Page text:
Harran is located in Southeastern Turkey near the border to Syria and was an important commercial, cultural and religious center under the Babylonians in ancient Mesopotamia. Harran is one of the oldest settlements in the world, the place where Abraham lived before he reached Canaan and where Adam and Eve went after they were expelled from the Garden of Eden. It is situated near the modern village of Altınbaşak, 44 kilometers southeast of Şanlıurfa. The earliest records of Harran come from the Ebla tablets (ca 2300 BC). From these, it is known that an early king or mayor of Harran had married an Eblaite princess, Zugalum, who then became "queen of Harran", and whose name appears in a number of documents. It appears that Harran remained a part of the regional Eblaite kingdom for some time thereafter.
Harran is famous for its traditional 'beehive' adobe houses, built entirely without wood. The particular design makes them cool inside (essential in this part of the world) and is thought to have been unchanged for at least 3,000 years. Some houses were still in use as dwellings until the 1980s. However, the ones one can visit today are strictly tourist exhibits, while most of the population lives in a newly built small village about 2 kilometres away from the main site. From the outside, these houses appear to be individual units; inside, however, they are connected by vaulted arches, creating a surprisingly spacious living area. This innovative architectural design can accommodate large, multi-generational families within a single structure, while still maintaining built-in partitions. At the historical site, in additition the the beehive houses, the ruins of the city walls and fortifications are still in place, with one city gate standing, along with some other structures. The crumbling tower of Harran’s Great Mosque, one of the first mosques ever built within the borders of present-day Turkey (8th century, Umayyad), is visible from a distance, its crumbling archway and a lone minaret still standing over the ruins.
The people who live here are ethnic Arabs and live by long-established traditions. It is believed that these Arabs were settled here during the 18th century by the Ottoman Empire. The spoken language in Harran is Arabic, the cuisine is distinctive, and the style of dress also unique. The women of the village are tattooed and dressed in traditional Bedouin clothes. The Assyrians who once occupied the area for thousands of years have moved to other areas.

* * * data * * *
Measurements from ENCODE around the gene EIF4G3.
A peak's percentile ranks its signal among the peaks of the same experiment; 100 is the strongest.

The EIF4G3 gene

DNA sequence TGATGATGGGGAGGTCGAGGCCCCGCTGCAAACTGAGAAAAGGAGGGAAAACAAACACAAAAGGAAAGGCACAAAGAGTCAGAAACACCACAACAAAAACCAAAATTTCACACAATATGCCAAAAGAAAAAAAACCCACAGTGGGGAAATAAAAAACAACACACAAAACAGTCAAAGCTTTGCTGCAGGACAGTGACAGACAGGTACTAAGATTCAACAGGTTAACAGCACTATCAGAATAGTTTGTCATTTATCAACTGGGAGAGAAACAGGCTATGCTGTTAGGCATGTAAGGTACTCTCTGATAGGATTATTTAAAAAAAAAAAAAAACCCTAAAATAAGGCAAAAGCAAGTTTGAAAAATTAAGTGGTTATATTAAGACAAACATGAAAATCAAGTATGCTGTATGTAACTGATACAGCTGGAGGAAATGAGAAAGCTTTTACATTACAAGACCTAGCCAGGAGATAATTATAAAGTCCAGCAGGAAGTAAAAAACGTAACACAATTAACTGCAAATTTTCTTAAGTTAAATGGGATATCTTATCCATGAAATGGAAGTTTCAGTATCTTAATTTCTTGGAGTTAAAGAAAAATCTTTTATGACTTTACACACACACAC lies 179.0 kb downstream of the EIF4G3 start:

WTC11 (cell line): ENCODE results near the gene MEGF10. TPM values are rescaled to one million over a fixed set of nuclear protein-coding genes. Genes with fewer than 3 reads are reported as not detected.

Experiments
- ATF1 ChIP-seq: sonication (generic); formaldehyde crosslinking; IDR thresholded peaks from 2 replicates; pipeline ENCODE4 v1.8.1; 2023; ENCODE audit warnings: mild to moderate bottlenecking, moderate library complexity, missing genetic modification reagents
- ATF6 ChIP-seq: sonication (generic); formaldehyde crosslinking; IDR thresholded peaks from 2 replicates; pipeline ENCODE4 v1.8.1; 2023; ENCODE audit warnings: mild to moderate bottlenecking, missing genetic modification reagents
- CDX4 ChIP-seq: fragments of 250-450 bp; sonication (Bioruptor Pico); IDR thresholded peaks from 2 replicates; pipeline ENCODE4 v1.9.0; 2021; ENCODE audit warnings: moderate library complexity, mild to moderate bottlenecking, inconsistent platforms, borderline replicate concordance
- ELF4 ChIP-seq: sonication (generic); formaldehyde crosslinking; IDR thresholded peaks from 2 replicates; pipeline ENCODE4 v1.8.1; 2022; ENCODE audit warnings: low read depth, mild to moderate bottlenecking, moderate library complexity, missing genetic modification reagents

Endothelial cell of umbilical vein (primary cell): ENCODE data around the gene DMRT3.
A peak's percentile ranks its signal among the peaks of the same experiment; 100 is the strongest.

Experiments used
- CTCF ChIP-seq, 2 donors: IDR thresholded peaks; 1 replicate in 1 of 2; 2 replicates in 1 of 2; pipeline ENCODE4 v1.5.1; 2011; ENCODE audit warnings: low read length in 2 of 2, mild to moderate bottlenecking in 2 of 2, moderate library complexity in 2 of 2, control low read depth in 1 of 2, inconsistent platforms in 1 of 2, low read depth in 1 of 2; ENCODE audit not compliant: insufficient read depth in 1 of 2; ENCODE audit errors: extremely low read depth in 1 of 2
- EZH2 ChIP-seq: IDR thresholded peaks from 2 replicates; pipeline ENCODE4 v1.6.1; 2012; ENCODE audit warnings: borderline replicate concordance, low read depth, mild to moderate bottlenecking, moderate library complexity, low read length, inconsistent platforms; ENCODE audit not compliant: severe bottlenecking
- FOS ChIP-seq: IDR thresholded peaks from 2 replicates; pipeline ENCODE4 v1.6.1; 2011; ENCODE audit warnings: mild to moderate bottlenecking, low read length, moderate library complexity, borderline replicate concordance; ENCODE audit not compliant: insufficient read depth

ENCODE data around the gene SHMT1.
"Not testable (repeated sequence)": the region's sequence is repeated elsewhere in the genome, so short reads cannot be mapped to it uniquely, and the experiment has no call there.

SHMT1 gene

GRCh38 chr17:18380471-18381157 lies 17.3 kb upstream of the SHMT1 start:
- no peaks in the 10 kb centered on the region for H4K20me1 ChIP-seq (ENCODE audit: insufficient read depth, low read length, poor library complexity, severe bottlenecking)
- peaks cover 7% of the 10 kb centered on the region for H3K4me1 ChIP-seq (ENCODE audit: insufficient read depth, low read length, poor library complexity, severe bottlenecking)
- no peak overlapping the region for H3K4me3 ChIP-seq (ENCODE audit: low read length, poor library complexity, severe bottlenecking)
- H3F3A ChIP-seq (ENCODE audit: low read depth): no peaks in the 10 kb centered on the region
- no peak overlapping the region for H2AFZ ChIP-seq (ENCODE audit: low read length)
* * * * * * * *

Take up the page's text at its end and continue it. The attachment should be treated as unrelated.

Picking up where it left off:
Harran was once the capital city of Assyria and Umayyad empires. When the classical academies at Athens and Alexandria were closed down under Christian rule in 529, Harran’s world famous center of learning became a refuge for classical philosophers, astrologers, and mathematicians from across the ancient world with over 8,000 students gathering here. Harran University was the first Islamic institution of its kind, and a world-renowned center of learning in the ancient world. Even after the Islamic conquest, Harran was home to a liberal intellectual environment, atmosphere that proved key to Harran’s greatness, providing a fertile ground for the intellectual and religious traditions that were elsewhere rejected as heresies. Under the Arabic Umayyad and Abbasid Caliphs in the late 8th and in the 9th century, the place was a centre for translations of astronomy, philosophy, medicine and natural sciences. The university played an important role in the transmission and preservation of the classical Greek learning, by translating the texts into Syriac and then Arabic.
Today, Harran is a valuable archaeological site and an important tourist destination.